How PR has changed in the last 25 years
As our agency celebrates its 25th birthday, I have been reflecting on how the PR industry has evolved. There are obvious changes to point out, such as the diversification of the media landscape from print to digital, the arrival and massive growth of social media and the development of the comms discipline in general.
But the truth is, it's probably easier to talk about the many things that have remained consistent or developed due to the introduction of new thoughts, views and technology.
The role of PR
Thinking back to the 1990s, PR professionals were still fighting for their place at the top table and justifying both their abilities and their budget needs. Now, best practice has changed fundamentally and we're in a position where we're both competing with and complementing many other marketing disciplines.
This is perhaps best illustrated through the role that content plays and the creative outputs of comms agencies - both of which are often on a par with what advertising agencies produce.
More clients are truly understanding and fully appreciative of the massive role that comms can play in building brands and driving sales. As we've developed, we're now delivering the type of work that CMOs of years gone by could only dream of. The biggest advancement here is how comms teams have been quick to utilise technology in order to enhance service levels, support thinking and produce high quality and highly effective creative and content. At speed.
As an industry, we've never lost the nimbleness which defined our approach. Here we've grown our own creative department, which has given clients a whole new, fresh perspective on how things can be done on message, seeking the right target audience with engaging output which enables clients to hit their most challenging ROI measures.
Talent is another constant that’s thrived in our industry and it’s evolved to an ever wider range of comms roles recently. In previous years, people would make a specific choice to enter what was then called the world of PR, which often had a stereotypical, a one-dimensional way of thinking.
Now, there are swathes of new talent entering the industry, inspired by the broad range of opportunity available to them. We have people from across borders, across demographics and across ethnic groups. To succeed in this industry, we must have the team to best reflect the society in which we operate.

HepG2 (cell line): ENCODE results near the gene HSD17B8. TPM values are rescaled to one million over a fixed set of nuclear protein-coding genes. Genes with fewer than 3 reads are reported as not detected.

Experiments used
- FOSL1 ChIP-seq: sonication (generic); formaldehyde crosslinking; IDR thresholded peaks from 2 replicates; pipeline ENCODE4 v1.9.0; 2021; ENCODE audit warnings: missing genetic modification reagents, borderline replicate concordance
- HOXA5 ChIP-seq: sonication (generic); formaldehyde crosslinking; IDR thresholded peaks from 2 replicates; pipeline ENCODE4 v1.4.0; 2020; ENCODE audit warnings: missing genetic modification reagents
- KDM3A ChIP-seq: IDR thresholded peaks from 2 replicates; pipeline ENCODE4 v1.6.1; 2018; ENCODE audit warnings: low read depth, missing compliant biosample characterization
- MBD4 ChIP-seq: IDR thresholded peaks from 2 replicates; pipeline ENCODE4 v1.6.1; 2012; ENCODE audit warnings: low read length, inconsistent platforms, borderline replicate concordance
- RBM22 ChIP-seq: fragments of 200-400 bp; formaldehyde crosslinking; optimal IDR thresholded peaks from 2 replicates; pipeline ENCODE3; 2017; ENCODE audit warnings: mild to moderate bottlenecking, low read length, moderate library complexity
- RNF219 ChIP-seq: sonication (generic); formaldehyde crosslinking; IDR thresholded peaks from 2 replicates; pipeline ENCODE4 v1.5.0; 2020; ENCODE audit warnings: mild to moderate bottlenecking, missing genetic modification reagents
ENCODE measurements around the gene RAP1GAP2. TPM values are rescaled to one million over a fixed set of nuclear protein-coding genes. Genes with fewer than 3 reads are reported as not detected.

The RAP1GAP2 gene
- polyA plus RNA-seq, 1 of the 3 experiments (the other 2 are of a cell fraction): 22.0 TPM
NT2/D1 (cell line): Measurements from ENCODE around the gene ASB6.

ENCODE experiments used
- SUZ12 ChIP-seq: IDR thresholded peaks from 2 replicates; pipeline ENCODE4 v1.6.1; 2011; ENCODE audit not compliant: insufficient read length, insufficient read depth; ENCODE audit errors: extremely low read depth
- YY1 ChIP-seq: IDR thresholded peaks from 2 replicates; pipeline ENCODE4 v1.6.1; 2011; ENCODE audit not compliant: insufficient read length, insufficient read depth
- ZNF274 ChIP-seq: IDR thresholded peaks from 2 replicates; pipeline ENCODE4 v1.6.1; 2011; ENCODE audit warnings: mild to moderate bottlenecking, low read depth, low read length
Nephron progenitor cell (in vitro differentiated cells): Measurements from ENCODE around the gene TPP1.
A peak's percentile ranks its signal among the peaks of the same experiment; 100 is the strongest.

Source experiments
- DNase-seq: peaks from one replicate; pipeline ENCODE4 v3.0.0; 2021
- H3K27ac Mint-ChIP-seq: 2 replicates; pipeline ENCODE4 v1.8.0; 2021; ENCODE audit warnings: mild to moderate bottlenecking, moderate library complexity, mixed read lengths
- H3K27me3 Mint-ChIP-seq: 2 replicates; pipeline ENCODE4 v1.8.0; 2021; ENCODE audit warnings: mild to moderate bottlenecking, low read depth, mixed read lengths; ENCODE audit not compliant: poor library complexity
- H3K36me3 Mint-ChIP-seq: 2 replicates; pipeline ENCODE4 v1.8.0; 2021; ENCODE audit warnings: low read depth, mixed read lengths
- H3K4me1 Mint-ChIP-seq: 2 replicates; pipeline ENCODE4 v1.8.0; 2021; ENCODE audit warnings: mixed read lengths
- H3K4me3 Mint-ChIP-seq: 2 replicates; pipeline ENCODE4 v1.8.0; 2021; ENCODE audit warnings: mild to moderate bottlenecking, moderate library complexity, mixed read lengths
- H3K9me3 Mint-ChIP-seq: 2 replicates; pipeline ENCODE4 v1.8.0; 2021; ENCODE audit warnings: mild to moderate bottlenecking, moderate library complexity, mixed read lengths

The traditional PR practitioner role has also changed and we’re now leaning to more of an ad agency model. Gone are the days that everyone is a generalist - we now have specialists. From copywriters and strategists, to paid media managers and creative directors, we invest in the talent needed to serve our clients.
Thinking about how the industry has diversified to digital, social media is probably the biggest standout change. In 2007, we acquired a young, social agency called Onlinefire to quickly serve our clients growing needs. The knowledge and credibility we gained from that in the early days has meant we have naturally drifted towards best practice and leadership in digital and social media services ever since.
But the one thing that has stayed most like those early days in the 90s are client relationships. Great work and honest engagement tends to build very strong, long lasting relationships. The aspiration to deliver the ultimate client service has always been at our core and means that we now have a portfolio of clients who have been with us for over 10 years. The world moves on, as do people. But the client’s desire for great service and the great opportunities available to those agencies who grasp this remains both core and consistent. Some things never change!!
Written by Adrian Brady, founder of PR agency Eulogy www.eulogy.co.uk
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